The Scream series premiere was fairly underwhelming, but we carry on. On to episode two! For a character guide and plot refresher, click here.
Suicide or Murder?
Nina might be dead, but her reign of terror isn’t—the video of Audrey and Rachel is raking in unfortunate comments. After perusing them, Rachel reaches for a blade on her nightstand, pulling up her sleeve to reveal several scars. She’s interrupted by a garbled call from Audrey, who tells her to come outside. Unfortunately, the person waiting for her is actually the killer, who throws a noose around her neck and tosses her over the railing. There was far more tension in this death scene than in Nina’s, so good job, Scream!
Rachel is found hanging from her ceiling fan. Her prior self harm convinces the police that this was a suicide and not a murder. Emma visits her mother at work, where Maggie is examining Rachel’s body (reminder: she’s the town coroner). Emma tearfully breaks down, explaining Nina’s video and taking the blame for Rachel’s “suicide.” She runs out before Maggie makes the discovery that Rachel didn’t hang herself from the ceiling fan; her neck snapped, meaning that she would have had to fall from a further distance. Something sketchy is afoot!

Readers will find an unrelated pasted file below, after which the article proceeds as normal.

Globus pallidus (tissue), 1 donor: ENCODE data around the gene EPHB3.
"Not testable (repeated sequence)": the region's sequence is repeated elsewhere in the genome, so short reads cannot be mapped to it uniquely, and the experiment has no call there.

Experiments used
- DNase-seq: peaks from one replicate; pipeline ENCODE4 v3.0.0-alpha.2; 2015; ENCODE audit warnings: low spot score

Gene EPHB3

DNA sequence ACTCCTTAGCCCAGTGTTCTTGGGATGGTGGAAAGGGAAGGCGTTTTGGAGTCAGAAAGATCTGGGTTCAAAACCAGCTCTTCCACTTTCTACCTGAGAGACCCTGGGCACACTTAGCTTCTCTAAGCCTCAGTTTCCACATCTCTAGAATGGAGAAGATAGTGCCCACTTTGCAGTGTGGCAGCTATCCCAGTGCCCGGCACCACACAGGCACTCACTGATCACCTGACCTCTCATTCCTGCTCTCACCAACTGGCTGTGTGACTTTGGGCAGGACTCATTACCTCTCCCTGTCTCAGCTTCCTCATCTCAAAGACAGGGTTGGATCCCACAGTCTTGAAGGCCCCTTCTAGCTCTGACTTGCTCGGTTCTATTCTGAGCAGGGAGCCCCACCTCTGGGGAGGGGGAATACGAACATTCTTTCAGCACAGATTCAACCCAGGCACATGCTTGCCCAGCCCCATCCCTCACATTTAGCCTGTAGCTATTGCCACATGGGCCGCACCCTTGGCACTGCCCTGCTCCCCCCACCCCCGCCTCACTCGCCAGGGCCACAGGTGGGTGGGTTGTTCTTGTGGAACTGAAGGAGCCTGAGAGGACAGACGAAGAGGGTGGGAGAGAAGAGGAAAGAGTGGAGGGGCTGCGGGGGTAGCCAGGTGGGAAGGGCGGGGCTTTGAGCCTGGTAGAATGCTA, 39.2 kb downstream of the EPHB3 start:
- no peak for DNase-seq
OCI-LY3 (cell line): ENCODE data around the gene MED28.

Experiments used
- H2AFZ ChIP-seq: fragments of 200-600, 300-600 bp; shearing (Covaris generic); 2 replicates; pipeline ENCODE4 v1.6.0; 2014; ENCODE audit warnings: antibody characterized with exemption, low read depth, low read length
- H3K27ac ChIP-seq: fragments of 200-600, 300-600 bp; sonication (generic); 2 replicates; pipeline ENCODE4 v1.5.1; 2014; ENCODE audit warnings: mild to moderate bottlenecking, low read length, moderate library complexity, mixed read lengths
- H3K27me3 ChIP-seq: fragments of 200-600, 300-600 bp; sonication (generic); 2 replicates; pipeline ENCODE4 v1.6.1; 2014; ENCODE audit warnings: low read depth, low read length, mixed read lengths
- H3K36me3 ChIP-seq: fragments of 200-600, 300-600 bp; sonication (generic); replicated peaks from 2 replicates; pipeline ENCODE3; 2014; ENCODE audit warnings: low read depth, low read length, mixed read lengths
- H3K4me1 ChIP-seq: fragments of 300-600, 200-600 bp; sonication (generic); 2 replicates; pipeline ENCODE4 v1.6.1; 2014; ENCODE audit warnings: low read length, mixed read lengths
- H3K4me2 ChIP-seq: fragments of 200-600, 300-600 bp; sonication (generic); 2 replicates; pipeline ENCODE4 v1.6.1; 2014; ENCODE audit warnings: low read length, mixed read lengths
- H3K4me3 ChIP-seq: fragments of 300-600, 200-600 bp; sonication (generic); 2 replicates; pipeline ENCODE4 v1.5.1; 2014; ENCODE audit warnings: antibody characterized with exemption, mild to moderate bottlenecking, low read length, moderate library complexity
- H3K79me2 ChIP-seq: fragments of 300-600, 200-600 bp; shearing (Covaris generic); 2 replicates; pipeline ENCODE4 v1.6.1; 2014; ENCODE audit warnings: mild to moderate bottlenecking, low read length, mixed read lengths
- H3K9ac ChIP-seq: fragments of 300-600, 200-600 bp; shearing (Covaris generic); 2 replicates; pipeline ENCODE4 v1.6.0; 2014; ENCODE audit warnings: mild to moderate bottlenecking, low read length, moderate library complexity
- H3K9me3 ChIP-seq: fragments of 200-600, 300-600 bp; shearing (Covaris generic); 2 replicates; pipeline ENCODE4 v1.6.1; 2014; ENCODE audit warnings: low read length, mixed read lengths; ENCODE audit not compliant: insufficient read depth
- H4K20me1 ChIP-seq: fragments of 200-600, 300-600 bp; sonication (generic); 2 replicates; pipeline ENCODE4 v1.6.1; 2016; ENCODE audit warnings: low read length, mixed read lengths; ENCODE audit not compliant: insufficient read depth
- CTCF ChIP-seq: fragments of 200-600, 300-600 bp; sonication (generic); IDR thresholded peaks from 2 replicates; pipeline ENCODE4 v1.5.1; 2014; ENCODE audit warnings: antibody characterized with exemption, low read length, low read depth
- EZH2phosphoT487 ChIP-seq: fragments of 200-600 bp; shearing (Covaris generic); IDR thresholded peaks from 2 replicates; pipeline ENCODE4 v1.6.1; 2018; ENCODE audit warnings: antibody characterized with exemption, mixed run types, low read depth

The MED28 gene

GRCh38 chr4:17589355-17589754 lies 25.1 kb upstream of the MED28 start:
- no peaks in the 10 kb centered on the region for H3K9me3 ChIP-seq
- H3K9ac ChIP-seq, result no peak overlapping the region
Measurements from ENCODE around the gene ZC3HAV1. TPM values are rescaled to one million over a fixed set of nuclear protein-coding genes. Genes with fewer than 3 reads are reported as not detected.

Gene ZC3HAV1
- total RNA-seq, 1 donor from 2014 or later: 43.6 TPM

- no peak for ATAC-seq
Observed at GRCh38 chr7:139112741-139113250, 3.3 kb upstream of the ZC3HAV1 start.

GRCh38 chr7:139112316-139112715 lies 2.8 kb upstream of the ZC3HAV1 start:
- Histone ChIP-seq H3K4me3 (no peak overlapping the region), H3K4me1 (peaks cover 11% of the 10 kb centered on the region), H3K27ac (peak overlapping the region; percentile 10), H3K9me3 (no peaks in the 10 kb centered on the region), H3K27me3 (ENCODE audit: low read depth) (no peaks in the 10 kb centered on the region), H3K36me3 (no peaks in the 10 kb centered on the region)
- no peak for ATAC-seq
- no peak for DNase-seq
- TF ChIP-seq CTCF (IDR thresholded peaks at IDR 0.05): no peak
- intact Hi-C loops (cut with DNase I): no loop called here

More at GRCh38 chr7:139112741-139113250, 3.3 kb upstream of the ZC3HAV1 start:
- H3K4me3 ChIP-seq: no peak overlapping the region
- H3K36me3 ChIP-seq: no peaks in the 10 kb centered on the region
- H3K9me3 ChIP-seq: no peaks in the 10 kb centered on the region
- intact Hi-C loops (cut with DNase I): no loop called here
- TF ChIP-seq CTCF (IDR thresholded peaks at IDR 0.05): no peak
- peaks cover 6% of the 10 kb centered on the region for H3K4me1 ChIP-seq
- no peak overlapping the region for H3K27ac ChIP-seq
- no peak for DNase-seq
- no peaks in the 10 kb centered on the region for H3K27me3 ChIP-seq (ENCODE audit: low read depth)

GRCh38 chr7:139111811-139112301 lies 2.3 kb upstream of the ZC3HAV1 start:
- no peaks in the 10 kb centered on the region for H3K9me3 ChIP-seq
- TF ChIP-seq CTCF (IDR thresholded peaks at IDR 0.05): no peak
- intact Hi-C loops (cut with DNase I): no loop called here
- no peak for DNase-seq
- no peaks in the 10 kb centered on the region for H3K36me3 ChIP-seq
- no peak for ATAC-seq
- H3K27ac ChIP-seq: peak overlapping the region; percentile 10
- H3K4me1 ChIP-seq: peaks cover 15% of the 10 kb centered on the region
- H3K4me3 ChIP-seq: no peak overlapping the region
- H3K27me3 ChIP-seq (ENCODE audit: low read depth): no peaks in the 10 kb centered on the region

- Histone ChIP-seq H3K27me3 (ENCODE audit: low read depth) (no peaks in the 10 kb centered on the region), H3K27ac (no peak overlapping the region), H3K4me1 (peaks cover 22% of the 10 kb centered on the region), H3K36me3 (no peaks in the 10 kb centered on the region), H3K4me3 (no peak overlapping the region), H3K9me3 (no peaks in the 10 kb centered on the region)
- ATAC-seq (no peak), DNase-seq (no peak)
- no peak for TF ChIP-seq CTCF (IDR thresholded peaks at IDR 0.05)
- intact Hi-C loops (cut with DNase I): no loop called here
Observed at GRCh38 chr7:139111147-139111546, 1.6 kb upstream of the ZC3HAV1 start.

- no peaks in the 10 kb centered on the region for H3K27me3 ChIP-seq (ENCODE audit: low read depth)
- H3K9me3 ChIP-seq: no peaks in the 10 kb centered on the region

“Payback’s a Bitch.”
The killer sends out a mass selfie text with Nina’s dead body in the background. Apparently the killer aspires to be Gossip Girl; who knew? When everyone sees the photo, they recognize the killer’s mask as the same one Brandon James wore to the Halloween party all those years ago. The mayor understandably freaks, wondering how this will affect the economic development of the town. We learn that in addition to questioning our happy-go-lucky serial killer expert Noah, Sheriff Hudson’s chief person of interest is Tyler O’Neill. His foster parents are convinced that he could never do it.
Noah shows a very obvious understanding of social media culture in class. He explains, “Well, murder’s a lonely game, you know? I mean, say you’re the killer, okay? You sneak into Nina’s house. You skulk around and scare her. And then you kill her. Boom. But then what? You take a victory lap around the pool? You just stand there watching the blood spread in the water thinking your crazy guy thoughts? It’s the age of Instagram and YouTube and Tumblr! I mean, we need to share the things we do or it’s like it never happened.” This is basically the concept behind Scream 4, only more realistic.
Introducing Piper Shaw
Piper Shaw, host of a true crime podcast, makes her first appearance at Nina’s vigil. She’s attempting to get a real picture of the deceased. Audrey is more than ready to give her one: “Nina was a stone-cold bitch who got what she deserved.” I understand where Audrey’s anger is coming from, but it’s probably ill-advised considering the murder investigation.
Piper’s next stop in town is the café that employs Emma. She expresses interest, as Emma is the child of the sole survivor of the Brandon James attack. Emma firmly tells her that she doesn’t discuss this topic: “Respect my privacy and I will keep you caffeinated. “ Piper respects her wishes and backs down. I’m surprised at how much I’m starting to like Emma; I originally figured her to be cookie cutter boring good girl, but she has a surprisingly strong backbone. Good job again, Scream.